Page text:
The new glow plugs are rated at 4.4 volts continious and are heated with a maximum of 12volts of power during starting... peak temperature is quite high and drops off as the voltage to the plugs is stepped down to 4.4 volts to maintain peak temperature of the plug.

Repeated cycling of the plugs with 12 volts could cause failure of the heating elements.

FYI, I never cycle my plugs and allow the computer to control them, at 210,000 miles I have all four of my original plugs...

DB
Drivbiwire is offline   Reply With Quote
Old November 9th, 2005, 06:59   #13
diesel_smoke
Veteran Member
 
Join Date: Mar 2005
Location: Indiana
Fuel Economy: 42mpg, auto
Default Re: Hard starting when cold, for the 10,000th time

My glow plug light stays on for just a second or even that before cranking. Is this normal?

I am use to my 6.5l TD glow light staying on for 5-10 seconds before cranking.
diesel_smoke is offline   Reply With Quote
Old November 9th, 2005, 07:43   #14
JettaJake
Veteran Member
 
JettaJake's Avatar
 
Join Date: Nov 2002
Location: CT TDI Corral
TDI(s): '03 GLS 5spd
Fuel Economy: ~47 lifetime mpg @ 185K miles
Default Re: Hard starting when cold, for the 10,000th time

Normal....longest I have witnessed is about 5 seconds and that was after 10 hrs parked at about 10 below. Typical is maybe 1.36 seconds or so
JettaJake is offline   Reply With Quote
Old November 9th, 2005, 07:52   #15
Dave_D
Veteran Member
 
Join Date: Jun 2003
Location: Gaithersburg, MD, USA
Default Re: Hard starting when cold, for the 10,000th time

Quote:
My glow plug light stays on for just a second or even that before cranking. Is this normal?

I am use to my 6.5l TD glow light staying on for 5-10 seconds before cranking.
What is the outside temperature when you are seeing the momentary glow plug light? If it is over 40F that is expected, if below that you might have a bad coolant temperature sensor causing the ECU to think the engine is warm. If you have a VAG-COM you can check this by reading the temperature sensors before starting the car with the key on and verifying that all three readings are about the same. If the coolant temperature is out of range replace the sensor. Without a VAG-COM you can test this by disconnecting the coolant temperature sensor, which the ECU detects and then treats as if you are under arctic conditions and glowing for the maximum time. If that solves the problem replace the sensor.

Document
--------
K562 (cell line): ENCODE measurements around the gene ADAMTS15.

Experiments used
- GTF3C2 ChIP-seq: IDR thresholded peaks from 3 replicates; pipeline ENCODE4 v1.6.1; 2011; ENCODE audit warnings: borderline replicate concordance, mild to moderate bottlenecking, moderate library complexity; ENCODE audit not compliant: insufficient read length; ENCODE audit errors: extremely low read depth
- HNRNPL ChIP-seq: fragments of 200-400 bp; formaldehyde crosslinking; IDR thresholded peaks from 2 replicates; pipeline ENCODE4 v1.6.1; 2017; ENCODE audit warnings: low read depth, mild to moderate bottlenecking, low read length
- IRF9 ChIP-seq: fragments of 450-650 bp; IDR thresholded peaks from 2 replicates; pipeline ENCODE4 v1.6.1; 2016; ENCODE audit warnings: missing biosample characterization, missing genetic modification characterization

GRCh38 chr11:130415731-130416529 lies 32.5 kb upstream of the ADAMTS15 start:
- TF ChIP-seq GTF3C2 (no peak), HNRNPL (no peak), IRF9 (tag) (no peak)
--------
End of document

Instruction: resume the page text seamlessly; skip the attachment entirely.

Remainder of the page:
Dave_D is offline   Reply With Quote
Reply


Currently Active Users Viewing This Thread: 1 (0 members and 1 guests)
 
Thread Tools

Posting Rules
You may not post new threads
You may not post replies
You may not post attachments
You may not edit your posts

BB code is On
Smilies are On
[IMG] code is On
HTML code is Off

Forum Jump


All times are GMT -7. The time now is 02:27.


Powered by vBulletin® Version 3.8.5
Copyright ©2000 - 2014, Jelsoft Enterprises Ltd.
Copyright - TDIClub Online LTD - 2014
Contact Us | Privacy Statement | Forum Rules | Disclaimer
TDIClub Online Ltd (TDIClub.com) is not affiliated with the VWoA or VWAG and is supported by contributions from viewers like you.
1996 - 2013, All Rights Reserved
Page generated in 0.14843 seconds with 9 queries
[Output: 123.71 Kb. compressed to 103.81 Kb. by saving 19.90 Kb. (16.09%)]